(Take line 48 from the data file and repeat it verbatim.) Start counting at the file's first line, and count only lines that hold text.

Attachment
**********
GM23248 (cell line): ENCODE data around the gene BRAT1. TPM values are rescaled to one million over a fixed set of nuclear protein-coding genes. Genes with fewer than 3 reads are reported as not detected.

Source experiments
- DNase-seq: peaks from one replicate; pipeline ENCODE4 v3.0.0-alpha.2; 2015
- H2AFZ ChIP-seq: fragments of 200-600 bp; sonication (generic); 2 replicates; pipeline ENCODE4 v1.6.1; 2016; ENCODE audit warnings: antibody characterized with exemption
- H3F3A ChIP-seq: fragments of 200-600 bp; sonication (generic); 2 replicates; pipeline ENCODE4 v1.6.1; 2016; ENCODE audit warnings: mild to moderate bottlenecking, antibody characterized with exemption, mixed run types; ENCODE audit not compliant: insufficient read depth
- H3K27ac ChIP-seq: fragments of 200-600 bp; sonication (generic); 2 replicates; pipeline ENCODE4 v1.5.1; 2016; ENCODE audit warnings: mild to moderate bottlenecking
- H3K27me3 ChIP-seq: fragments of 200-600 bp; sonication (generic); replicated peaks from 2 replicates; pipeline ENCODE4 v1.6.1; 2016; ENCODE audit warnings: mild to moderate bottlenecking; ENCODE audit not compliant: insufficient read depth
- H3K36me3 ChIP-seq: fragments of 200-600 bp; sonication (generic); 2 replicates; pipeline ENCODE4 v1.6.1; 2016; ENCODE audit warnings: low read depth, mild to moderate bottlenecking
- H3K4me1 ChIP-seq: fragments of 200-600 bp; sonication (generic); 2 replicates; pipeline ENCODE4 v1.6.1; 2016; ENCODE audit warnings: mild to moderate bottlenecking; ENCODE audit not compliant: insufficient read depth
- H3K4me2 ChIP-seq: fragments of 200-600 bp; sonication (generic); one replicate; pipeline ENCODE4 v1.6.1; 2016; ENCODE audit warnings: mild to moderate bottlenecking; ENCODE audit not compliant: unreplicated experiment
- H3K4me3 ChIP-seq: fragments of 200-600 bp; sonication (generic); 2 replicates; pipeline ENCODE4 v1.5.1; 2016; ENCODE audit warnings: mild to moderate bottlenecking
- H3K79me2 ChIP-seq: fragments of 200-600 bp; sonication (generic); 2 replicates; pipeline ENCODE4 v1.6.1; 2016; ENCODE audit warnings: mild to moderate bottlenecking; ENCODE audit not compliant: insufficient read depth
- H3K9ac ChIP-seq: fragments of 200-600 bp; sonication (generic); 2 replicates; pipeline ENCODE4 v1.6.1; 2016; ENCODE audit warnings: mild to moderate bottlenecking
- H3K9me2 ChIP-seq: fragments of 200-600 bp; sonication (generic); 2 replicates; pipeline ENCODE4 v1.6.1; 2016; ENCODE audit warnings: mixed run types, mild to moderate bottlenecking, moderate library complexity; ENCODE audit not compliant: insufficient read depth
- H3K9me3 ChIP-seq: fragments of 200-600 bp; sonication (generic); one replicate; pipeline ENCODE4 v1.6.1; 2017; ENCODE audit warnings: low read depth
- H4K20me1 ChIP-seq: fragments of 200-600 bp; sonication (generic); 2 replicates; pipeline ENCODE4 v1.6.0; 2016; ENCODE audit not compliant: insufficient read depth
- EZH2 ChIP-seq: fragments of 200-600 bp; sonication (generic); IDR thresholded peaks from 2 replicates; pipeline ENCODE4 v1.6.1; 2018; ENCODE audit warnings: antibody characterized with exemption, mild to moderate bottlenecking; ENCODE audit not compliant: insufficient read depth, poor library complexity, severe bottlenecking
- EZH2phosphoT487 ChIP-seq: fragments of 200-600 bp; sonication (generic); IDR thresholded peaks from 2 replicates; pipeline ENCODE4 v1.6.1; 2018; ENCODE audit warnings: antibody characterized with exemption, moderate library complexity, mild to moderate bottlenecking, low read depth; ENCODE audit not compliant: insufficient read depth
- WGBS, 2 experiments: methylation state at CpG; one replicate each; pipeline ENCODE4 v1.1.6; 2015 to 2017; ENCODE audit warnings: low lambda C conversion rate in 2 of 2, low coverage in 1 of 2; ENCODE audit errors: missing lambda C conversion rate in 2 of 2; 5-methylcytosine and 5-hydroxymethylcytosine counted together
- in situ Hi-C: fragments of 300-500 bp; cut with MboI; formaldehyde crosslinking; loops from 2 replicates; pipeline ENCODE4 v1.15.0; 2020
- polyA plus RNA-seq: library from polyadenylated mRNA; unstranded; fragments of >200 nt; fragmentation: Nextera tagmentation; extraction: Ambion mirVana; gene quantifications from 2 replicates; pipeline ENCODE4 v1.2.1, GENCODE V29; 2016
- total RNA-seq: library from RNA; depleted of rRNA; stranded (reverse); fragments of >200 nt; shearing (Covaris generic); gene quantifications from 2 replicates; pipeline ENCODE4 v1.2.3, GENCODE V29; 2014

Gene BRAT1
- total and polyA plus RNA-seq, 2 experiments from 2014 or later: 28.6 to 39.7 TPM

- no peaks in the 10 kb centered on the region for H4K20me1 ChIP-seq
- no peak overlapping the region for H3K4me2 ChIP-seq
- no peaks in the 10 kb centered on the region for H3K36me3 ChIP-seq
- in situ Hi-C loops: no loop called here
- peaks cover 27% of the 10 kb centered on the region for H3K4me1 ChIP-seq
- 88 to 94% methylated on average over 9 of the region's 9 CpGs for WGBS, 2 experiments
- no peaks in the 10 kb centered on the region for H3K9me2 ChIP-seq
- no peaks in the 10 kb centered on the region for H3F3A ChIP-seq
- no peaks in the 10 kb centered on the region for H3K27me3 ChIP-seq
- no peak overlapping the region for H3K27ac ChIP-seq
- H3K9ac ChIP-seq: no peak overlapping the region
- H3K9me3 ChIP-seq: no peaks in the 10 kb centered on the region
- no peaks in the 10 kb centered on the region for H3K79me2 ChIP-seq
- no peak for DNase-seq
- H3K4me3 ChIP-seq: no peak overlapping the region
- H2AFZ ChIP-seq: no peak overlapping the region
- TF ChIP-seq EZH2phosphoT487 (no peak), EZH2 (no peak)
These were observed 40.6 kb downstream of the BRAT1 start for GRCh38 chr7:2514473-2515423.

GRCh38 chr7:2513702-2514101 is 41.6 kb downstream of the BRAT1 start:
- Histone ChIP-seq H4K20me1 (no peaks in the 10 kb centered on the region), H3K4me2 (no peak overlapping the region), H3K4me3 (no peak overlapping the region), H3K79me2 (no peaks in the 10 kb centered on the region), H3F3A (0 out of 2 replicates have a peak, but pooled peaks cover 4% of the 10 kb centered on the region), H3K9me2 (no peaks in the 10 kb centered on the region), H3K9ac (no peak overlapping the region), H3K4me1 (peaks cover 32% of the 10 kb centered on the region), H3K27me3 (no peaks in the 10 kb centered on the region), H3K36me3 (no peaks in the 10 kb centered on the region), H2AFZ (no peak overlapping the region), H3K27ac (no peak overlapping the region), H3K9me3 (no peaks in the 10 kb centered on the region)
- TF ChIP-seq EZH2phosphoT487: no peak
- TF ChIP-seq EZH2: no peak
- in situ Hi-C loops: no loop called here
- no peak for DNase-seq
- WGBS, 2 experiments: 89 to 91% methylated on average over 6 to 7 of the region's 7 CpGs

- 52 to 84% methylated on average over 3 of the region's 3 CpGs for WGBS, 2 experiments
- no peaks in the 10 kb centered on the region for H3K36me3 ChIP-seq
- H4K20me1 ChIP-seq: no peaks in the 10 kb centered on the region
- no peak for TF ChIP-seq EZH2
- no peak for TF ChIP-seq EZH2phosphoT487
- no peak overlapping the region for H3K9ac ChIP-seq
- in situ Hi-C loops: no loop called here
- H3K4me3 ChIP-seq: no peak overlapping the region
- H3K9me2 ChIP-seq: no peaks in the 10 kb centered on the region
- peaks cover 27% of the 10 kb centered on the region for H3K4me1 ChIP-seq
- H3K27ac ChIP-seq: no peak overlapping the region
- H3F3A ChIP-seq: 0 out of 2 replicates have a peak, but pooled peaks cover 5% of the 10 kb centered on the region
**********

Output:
- no peak for DNase-seq